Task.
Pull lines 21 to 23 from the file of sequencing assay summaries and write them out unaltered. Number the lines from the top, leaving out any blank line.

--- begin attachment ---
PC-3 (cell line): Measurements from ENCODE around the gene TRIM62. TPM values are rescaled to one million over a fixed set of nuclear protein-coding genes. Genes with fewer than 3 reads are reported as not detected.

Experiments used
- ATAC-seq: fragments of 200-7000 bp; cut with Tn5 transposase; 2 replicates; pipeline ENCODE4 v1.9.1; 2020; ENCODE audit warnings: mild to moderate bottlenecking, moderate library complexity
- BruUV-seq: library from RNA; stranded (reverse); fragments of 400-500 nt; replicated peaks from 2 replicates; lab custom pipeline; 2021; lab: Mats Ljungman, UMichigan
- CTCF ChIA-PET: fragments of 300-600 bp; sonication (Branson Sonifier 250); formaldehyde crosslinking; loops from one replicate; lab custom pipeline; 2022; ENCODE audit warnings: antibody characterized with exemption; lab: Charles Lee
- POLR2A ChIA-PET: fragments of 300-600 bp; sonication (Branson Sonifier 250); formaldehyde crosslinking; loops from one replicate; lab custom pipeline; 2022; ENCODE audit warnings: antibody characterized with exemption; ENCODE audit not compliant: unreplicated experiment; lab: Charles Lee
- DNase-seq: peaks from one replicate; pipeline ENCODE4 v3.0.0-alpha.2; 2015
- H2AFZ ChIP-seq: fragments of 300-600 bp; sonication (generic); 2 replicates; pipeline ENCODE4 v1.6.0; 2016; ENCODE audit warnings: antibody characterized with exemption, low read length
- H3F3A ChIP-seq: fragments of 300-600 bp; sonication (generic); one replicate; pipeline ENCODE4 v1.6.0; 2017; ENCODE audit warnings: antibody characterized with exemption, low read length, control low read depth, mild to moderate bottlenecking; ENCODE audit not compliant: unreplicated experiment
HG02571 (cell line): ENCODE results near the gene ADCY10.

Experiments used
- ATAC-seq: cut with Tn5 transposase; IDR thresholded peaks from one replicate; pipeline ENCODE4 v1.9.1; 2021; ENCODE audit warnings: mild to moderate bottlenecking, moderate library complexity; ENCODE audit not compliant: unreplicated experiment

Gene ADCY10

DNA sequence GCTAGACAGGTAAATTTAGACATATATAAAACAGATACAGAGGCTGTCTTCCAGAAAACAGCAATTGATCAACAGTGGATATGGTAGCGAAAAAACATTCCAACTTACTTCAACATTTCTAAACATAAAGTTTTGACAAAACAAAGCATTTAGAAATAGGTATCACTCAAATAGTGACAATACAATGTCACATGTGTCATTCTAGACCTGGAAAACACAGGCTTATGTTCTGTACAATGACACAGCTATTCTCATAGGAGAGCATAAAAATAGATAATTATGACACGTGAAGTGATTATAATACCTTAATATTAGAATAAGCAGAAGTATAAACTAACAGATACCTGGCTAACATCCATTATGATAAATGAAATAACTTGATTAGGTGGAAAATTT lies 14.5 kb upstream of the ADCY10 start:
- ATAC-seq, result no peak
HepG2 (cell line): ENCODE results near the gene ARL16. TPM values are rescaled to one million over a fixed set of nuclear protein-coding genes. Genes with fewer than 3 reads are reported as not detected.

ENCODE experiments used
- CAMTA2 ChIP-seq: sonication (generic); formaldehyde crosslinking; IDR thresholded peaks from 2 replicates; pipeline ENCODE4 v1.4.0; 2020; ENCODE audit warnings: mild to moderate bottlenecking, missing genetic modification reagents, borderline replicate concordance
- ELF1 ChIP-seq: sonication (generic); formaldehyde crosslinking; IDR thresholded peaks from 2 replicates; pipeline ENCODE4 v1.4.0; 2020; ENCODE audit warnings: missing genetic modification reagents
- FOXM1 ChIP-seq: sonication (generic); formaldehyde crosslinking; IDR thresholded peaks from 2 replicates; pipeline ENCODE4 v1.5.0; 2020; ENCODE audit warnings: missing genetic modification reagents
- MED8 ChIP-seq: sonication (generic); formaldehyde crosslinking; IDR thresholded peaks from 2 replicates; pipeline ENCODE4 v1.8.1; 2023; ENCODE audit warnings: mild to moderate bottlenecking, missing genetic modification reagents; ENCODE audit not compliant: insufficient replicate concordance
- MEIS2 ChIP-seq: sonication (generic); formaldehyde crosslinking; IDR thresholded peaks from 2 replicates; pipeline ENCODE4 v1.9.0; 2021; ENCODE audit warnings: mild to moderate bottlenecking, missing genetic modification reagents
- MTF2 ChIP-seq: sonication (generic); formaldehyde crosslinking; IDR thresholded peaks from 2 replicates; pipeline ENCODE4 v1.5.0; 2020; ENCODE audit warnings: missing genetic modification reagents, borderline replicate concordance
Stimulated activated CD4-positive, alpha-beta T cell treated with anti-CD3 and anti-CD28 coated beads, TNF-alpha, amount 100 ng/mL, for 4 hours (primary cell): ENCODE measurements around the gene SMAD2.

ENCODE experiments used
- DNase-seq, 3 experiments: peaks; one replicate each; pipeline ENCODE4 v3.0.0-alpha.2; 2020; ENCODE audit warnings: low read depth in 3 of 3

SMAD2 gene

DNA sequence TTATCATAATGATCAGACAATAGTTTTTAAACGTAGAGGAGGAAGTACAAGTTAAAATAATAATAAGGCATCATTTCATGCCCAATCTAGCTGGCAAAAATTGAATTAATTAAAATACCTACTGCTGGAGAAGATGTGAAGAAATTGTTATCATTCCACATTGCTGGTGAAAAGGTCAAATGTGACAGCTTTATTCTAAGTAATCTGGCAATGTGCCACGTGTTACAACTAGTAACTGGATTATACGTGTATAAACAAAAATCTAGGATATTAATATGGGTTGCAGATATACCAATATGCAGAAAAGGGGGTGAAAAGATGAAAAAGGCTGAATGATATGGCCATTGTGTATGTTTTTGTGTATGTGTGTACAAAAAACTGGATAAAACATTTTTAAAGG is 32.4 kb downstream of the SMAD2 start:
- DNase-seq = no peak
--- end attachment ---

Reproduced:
- MED8 ChIP-seq: sonication (generic); formaldehyde crosslinking; IDR thresholded peaks from 2 replicates; pipeline ENCODE4 v1.8.1; 2023; ENCODE audit warnings: mild to moderate bottlenecking, missing genetic modification reagents; ENCODE audit not compliant: insufficient replicate concordance
- MEIS2 ChIP-seq: sonication (generic); formaldehyde crosslinking; IDR thresholded peaks from 2 replicates; pipeline ENCODE4 v1.9.0; 2021; ENCODE audit warnings: mild to moderate bottlenecking, missing genetic modification reagents
- MTF2 ChIP-seq: sonication (generic); formaldehyde crosslinking; IDR thresholded peaks from 2 replicates; pipeline ENCODE4 v1.5.0; 2020; ENCODE audit warnings: missing genetic modification reagents, borderline replicate concordance